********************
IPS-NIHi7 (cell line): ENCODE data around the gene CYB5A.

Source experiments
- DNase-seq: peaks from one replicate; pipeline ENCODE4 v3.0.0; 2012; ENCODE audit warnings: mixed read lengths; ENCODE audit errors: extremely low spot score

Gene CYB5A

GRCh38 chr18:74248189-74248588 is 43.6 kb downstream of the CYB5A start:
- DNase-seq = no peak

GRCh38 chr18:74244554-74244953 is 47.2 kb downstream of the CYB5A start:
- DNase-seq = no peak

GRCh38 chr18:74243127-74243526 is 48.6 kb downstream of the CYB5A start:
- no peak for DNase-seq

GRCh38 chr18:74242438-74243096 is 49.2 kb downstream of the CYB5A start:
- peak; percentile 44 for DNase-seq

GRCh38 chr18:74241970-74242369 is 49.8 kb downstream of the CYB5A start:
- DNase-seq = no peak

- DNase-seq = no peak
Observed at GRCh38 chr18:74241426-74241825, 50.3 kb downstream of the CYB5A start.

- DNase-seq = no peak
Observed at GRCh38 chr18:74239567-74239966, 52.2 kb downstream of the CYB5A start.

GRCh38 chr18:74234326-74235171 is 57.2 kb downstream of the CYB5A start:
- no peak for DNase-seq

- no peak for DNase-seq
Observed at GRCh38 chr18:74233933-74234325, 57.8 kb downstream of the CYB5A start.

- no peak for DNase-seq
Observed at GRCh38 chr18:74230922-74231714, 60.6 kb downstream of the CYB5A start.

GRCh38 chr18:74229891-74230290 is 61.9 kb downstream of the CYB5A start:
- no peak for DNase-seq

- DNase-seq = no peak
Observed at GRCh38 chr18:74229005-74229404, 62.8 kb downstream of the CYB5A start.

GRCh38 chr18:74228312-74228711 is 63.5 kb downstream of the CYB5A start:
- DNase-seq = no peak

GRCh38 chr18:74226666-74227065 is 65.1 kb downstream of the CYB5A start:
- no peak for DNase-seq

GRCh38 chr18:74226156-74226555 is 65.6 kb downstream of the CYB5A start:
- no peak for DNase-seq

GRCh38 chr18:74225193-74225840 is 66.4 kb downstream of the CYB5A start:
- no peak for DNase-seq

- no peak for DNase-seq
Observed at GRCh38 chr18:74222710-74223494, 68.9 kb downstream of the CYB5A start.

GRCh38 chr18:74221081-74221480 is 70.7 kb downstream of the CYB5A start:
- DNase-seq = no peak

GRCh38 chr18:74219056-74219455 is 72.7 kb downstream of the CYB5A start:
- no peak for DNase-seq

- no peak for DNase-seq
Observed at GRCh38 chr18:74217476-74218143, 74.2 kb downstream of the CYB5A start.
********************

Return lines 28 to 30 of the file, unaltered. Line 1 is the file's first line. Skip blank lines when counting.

Observed at GRCh38 chr18:74229005-74229404, 62.8 kb downstream of the CYB5A start.

GRCh38 chr18:74228312-74228711 is 63.5 kb downstream of the CYB5A start:
- DNase-seq = no peak